WYNN’s 2Q2010 results
WYNN reported second quarter earnings results after the market close in New York yesterday. Revenue for the company during the three months ending June was $1.o billion. Earnings per share, adjusted for unusual items, were $.52 vs. $.09 in the comparable quarter of 2009. That’s way above analysts’ estimates of $.41 (even just using the back of an envelope, I don’t understand how the consensus could have been that low, however).
As has become usual, there’s a stark contrast between the performance of the WYNN casinos in Las Vegas and the operation in Macau. The former continue to limp along, showing positive cash flow but bottom-line losses; the latter continues to rake in money at an astounding rate.
WYNN fell by about 3% in after-hours trading in the US. 1128 (Wynn Macau) dropped by about 3.5% in Friday Hong Kong trading (which began at 9pm EST on Thursday). “Weak” results from Macau are probably the reason.
I should mention at the outset that I’ve tried a number of times to access the replay of the company earnings conference call, without success. So what I’m writing comes just from looking at the numbers.
The amount gambled in the Macau market rose a mind-boggling 80% year on year in the second quarter. That figure “sagged” to 65% in June, apparently as Asian high rollers decided to concentrate on watching the World Cup. Don’t worry, though. Business has recovered in July.
The market numbers aren’t a secret, by the way. They’re posted on the Macau casino authority (in Chinese, Portuguese and English) on its website. Each month, they also manage to be leaked early by a Portuguese news service.
If we look at the first quarter, the Macau market grew by 57% vs. the beginning of 2009 and the amount gambled at the Wynn casino almost doubled. In contrast, despite the opening of the Wynn Encore in the former Portuguese colony, so Wynn had more capacity, the amount wagered at 1128 grew “only” by 72%. WYNN’s win percentage in Macau during the June period, which is what the WYNN income statement shows as revenue, was higher than normal. So the fact that 1128 lagged the market–while very clear from the company press release–is hard to see from the income statement figures alone.
The high roller market can be very quirky on a short-term basis. So there isn’t really any reasonable conclusion to draw out of one quarter’s performance. I think 1128 is still on track to earn at least HK$.80 a share this year, putting it on a multiple based on today’s price of under 17. I think the stock would easily trade at twice that if it were a US stock–but, of course, it’s not.
After eliminating unusual items, it seems to me that WYNN lost about $40 million in the first quarter and just over $30 million in the second. Hotel occupancies were up by about 6% year over year but room rates were down by almost 10%–a reflection of the overcapacity that is affecting the market, and also of the juggling act between room rate and occupancy that hoteliers constantly perform in a time like this.
Table game play was down slightly and slot machine play (less important for WYNN) dropped by close to 20%. But an increase in nightclub business and entertainment more than offset this.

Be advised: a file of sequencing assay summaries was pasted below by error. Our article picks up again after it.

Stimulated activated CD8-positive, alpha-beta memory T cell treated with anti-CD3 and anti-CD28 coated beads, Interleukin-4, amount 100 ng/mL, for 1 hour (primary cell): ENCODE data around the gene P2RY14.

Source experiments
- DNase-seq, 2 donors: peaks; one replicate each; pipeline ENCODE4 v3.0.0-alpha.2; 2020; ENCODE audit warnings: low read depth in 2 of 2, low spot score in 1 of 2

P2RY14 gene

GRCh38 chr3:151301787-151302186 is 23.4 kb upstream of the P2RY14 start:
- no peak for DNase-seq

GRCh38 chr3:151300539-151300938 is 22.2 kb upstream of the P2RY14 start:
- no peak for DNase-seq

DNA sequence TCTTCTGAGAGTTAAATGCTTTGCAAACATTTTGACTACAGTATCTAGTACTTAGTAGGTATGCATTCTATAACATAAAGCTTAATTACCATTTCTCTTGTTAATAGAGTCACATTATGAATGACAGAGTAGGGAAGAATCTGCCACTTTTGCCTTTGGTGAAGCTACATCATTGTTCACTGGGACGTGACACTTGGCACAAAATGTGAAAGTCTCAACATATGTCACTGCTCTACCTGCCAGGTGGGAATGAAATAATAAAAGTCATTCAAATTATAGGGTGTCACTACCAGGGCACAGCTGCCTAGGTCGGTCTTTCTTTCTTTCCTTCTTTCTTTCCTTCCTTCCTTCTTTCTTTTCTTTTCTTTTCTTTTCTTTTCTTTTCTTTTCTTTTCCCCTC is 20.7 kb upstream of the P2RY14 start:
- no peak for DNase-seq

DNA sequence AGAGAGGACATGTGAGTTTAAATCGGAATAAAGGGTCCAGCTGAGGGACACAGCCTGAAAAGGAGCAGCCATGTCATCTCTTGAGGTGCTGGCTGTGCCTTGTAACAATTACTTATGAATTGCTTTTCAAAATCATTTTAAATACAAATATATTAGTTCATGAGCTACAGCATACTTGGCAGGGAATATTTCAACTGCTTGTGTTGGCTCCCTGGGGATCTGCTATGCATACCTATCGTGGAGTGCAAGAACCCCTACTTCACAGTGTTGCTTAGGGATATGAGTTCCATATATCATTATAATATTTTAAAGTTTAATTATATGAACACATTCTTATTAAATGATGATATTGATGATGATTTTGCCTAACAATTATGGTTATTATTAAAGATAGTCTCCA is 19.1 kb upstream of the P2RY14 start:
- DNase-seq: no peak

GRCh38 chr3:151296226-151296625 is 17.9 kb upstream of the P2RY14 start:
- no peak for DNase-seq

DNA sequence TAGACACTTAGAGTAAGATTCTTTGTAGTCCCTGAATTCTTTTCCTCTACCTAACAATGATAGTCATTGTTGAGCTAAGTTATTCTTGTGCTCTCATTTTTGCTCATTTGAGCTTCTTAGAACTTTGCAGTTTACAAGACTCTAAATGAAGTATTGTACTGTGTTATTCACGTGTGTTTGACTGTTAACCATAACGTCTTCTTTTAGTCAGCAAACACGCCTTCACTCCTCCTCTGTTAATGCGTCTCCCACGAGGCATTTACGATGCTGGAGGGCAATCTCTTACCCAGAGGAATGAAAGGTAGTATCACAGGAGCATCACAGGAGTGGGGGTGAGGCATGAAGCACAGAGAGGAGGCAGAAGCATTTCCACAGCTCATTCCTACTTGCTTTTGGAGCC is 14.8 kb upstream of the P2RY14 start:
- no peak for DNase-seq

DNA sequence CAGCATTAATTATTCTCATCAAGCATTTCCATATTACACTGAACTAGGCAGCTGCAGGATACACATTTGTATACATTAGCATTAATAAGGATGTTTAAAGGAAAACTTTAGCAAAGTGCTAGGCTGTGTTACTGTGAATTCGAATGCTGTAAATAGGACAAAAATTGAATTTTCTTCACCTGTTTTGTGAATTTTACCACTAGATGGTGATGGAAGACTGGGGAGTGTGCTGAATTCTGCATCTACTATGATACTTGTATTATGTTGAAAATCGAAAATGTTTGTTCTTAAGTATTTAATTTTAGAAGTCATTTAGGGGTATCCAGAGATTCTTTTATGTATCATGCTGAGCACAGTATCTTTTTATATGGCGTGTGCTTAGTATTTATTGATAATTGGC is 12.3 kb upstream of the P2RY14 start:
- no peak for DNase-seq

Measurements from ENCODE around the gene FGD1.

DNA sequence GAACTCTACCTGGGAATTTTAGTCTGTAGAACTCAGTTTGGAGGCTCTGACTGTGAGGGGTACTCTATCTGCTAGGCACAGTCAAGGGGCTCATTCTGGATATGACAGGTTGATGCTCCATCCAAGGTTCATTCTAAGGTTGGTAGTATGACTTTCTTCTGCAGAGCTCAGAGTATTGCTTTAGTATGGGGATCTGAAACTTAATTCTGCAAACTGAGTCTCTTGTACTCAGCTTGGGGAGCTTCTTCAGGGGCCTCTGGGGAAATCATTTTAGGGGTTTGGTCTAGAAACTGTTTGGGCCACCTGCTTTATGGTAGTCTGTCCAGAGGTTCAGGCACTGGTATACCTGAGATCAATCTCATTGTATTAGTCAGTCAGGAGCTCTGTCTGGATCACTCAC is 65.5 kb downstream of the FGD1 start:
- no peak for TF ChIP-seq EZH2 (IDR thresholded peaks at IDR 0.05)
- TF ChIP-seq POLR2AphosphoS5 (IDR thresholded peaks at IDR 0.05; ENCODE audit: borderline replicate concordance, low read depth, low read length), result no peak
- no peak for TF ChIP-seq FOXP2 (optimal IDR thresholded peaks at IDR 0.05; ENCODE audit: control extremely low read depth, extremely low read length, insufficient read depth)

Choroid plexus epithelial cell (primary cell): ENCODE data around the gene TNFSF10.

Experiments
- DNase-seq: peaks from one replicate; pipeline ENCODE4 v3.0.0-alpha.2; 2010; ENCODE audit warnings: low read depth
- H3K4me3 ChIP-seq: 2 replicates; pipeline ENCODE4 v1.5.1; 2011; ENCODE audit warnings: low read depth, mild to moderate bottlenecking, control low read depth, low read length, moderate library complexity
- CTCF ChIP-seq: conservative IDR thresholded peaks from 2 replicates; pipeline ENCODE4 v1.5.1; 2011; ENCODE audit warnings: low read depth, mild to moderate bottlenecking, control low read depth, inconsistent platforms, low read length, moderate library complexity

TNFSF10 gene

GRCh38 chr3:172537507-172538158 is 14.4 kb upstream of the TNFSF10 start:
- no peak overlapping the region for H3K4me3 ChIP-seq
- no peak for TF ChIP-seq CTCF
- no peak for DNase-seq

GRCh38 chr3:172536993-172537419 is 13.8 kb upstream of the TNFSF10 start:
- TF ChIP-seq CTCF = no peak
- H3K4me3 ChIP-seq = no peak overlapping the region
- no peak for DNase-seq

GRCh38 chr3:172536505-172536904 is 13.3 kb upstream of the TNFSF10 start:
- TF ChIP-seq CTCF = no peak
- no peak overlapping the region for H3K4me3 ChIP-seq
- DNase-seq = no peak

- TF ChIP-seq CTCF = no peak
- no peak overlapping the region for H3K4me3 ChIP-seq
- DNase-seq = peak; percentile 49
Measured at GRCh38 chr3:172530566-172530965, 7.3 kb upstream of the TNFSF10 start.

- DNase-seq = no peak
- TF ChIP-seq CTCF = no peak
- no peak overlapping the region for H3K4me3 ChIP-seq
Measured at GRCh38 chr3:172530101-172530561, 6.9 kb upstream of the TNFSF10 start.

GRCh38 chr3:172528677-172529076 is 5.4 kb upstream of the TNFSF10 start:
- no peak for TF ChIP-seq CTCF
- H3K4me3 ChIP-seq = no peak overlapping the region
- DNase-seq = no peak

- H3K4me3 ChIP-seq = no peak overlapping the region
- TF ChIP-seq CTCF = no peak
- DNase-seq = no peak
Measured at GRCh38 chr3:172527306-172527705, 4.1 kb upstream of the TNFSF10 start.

The current lackluster situation for WYNN in Las Vegas should come as no surprise to investors, since the offering documents for a recently completed bond refinancing contain the essential information.
For WYNN, it’s thank goodness for Macau, where the company is waiting for government permission to build a third casino in Cotai.
1. If we were to take an aggressive stance and project HK$1 in eps for 1128 for this year and assign a 20 multiple to that, then WYNN’s 72.3% interest in the subsidiary would have a value of just under US$10 billion. This compares with a total market cap for WYNN (as I am writing this) of about US$10.5 billion.
That’s the optimist’s view.
2. As reflected in the current 1128 stock price, however, WYNN’s holding is worth US$6.4 billion. Add cash of US$1.7 billion on the balance sheet and you get an implied US$2.6 billion value for the Las Vegas operations. This is too high, in my view. As I mentioned in my post on WYNN’s March quarter 2010 results, US$1.8 billion would be a better estimate for today.
3. A more realistic–maybe even conservative–assumption for 1128 would be earnings of HK$1 over the coming 12 months and a multiple of 18. That would imply a value for WYNN’s holding of about US$9 billion. Add to that mild recovery in Las Vegas that might boost asset value to US$2.3 billion, toss in the US$1.7 billion or so the company has in cash on the balance sheet and the total WYNN value would be US$13 billion.
What does this all mean?
Valuation #2 suggests that WYNN is fairly valued at today’s price if we incorporate just the here and now. If we think nothing particularly good–or bad–will come out of Las Vegas in the foreseeable future, then WYNN should trade based on movements in 1128. Each dollar change in the 1128 share price would imply a $500 million change in WYNN’s asset value.
Wall Street is a futures market, though. Valuation #3 is my base case. This would imply about 20% upside for WYNN in the coming year, with better potential–but greater risk–for 1128.